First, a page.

Kelp harvesting began in the 1950s, to produce algin, used industrially as an emulsifier. In 1954 the CSIRO estimated a potential yield of about 40,000 tons of dry Macrocystis per year, and a commercial license was granted in 1958 to Chegwiddon, Button and Kearns, and in 1961 transferred to the Alginates (Australia) Company. Harvesting began in 1963, with an alginate processing operation based at Triabunna. Kelp was harvested three times a year to a depth of three feet by barges fitted with cutting blades, but a maximum of 493 tons (dry weight) a year was harvested, and some beds yielded only one crop per year. In 1971 Alginates applied for an extension of their lease area and permission to include bull kelp (Durvillaea potatorum). Early in 1973, bull kelp was processed for the first time. But dwindling supplies of kelp and low prices meant the Alginates factory closed later that year.
Meanwhile, Peter Luck employed industrial chemist Ralph Bayer to develop a method of using the bull kelp on Luck's Trefoil Island. With assistance from researchers at the University of Tasmania's Agricultural Science Department and the Australian National University in Canberra, Bayer developed the liquid garden fertiliser, Seasol. The first commercial quantities were sold in 1979 to Greece and Israel where seaweed fertiliser had long been used. Overseas sales continued, but Australian sales were slow for years until eventually Seasol was publicised on television gardening programs. Sales boomed, and Seasol is now the leading liquid seaweed product in Australia. Bayer sold the company in 1984 but Seasol is still made in Invermay, Launceston, sourcing nearly all of its seaweed from King Island and Marrawah.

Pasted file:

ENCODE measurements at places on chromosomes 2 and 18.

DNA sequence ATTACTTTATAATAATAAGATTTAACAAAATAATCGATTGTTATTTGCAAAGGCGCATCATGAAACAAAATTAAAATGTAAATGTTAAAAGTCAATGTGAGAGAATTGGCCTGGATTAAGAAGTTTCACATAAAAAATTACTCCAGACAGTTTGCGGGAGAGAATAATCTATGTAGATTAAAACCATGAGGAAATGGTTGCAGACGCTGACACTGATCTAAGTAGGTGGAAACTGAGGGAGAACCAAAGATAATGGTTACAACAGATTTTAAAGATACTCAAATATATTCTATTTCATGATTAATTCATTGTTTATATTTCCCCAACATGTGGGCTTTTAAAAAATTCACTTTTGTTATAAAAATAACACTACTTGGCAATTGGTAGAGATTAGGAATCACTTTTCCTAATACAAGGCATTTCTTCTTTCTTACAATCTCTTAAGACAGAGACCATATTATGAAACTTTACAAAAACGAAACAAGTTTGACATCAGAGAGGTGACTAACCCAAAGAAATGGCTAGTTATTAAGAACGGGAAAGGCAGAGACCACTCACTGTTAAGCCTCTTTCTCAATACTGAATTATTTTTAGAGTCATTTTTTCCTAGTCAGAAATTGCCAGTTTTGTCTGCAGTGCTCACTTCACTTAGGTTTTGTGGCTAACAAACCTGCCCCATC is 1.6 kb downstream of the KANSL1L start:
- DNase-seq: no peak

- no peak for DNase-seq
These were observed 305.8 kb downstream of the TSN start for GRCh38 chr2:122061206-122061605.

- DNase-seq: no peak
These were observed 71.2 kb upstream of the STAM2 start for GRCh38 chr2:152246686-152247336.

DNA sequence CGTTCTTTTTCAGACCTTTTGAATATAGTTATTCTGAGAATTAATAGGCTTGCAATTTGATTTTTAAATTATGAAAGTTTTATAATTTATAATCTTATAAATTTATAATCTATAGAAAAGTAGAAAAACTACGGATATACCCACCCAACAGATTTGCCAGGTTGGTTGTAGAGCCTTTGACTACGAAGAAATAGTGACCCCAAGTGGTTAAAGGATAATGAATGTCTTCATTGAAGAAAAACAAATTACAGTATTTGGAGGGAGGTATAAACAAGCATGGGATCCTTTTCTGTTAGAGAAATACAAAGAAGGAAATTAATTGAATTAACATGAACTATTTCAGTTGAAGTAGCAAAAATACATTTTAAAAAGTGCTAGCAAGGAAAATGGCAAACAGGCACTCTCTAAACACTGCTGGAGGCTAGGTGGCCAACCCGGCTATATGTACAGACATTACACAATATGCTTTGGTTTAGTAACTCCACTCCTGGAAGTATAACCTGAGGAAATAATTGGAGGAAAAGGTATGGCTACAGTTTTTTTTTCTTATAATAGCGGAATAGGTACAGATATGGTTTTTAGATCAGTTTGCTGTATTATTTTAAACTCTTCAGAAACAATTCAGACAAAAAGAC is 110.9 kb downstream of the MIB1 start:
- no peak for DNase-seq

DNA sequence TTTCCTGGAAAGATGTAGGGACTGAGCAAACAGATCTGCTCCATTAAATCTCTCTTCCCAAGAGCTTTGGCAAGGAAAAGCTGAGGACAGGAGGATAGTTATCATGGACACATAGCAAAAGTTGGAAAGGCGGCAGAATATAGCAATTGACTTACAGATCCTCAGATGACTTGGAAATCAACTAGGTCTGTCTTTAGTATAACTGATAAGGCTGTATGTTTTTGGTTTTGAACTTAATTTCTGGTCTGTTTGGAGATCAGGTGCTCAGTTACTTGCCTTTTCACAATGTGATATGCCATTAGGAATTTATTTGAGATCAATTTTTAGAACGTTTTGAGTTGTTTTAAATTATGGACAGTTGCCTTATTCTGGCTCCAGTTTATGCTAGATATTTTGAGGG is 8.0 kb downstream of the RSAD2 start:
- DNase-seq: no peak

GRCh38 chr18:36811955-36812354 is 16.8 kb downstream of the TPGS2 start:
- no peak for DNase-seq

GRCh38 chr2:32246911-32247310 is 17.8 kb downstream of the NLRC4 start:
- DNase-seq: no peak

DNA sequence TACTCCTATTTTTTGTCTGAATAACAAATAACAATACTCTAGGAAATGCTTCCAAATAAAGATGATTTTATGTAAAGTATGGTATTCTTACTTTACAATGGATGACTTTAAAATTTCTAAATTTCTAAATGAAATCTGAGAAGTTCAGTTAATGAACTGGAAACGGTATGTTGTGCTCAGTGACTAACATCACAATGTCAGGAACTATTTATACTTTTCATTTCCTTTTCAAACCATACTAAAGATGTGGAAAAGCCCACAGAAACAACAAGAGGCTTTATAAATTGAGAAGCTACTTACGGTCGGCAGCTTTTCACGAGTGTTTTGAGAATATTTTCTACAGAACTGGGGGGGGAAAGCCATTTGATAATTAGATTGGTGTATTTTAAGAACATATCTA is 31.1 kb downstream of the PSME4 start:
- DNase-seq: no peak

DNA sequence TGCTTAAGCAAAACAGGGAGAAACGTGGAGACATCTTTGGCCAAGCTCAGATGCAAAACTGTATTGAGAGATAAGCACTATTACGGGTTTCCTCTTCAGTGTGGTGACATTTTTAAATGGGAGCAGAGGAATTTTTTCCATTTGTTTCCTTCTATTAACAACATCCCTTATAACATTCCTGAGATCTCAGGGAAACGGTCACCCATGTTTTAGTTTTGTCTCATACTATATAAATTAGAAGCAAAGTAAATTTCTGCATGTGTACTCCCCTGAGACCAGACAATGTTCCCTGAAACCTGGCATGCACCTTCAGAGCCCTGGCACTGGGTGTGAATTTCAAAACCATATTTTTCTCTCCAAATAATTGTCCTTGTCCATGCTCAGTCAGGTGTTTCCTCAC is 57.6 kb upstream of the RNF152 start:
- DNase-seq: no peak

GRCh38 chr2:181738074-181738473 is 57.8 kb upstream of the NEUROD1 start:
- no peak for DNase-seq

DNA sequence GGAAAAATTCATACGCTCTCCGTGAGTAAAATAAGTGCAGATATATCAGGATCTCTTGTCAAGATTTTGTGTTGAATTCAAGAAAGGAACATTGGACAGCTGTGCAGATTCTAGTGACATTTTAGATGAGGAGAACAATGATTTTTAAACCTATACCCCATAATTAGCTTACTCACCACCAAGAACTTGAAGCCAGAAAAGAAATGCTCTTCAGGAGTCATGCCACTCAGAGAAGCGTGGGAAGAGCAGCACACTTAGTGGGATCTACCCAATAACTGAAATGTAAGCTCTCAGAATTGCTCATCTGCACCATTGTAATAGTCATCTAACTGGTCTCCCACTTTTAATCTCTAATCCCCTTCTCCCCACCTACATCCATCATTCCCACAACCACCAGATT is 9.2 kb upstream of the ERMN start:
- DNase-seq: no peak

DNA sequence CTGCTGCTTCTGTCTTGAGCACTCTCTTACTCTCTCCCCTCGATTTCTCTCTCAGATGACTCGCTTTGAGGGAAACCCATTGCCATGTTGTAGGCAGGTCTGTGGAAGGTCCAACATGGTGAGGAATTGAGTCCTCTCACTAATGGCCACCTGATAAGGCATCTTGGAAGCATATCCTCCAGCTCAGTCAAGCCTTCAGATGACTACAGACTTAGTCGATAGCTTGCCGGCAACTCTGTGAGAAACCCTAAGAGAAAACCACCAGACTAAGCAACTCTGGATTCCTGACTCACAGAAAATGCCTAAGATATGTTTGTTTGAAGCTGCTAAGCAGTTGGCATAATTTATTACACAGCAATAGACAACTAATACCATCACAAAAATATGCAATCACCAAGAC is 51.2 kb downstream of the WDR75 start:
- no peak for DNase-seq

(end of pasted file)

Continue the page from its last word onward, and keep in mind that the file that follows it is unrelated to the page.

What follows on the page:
In 2004 there was no direct harvesting of kelp due to its ecological importance to marine ecosystems and fisheries resources. However, beach-cast kelp supplies about 5 percent of world production. From the 1970s beach-cast bull kelp has been harvested on King Island, and milled for export to Scotland. Introduced Japanese sea kelp is harvested (Undaria pinnatifida) on the east coast, and beach-cast seaweeds and seagrasses are collected locally in several areas, for use as garden mulch.
In 2001 the Heres family who farmed near Circular Head noticed that their cows enjoyed licking kelp. Analysis of the kelp found it rich in trace elements and the Heres added it to their pastures. Their cows' health improved so much that in 2001 they started marketing a liquid kelp fertiliser, Marrawah Gold, made from beach-cast kelp.
Further reading: www.kelpwatch.tas.gov.au; J Cassidy, 'Inventing Northern Tasmania', LHSPP 2005; Sunday Tasmanian, 19 November 2006.
Alison Alexander and Jill Cassidy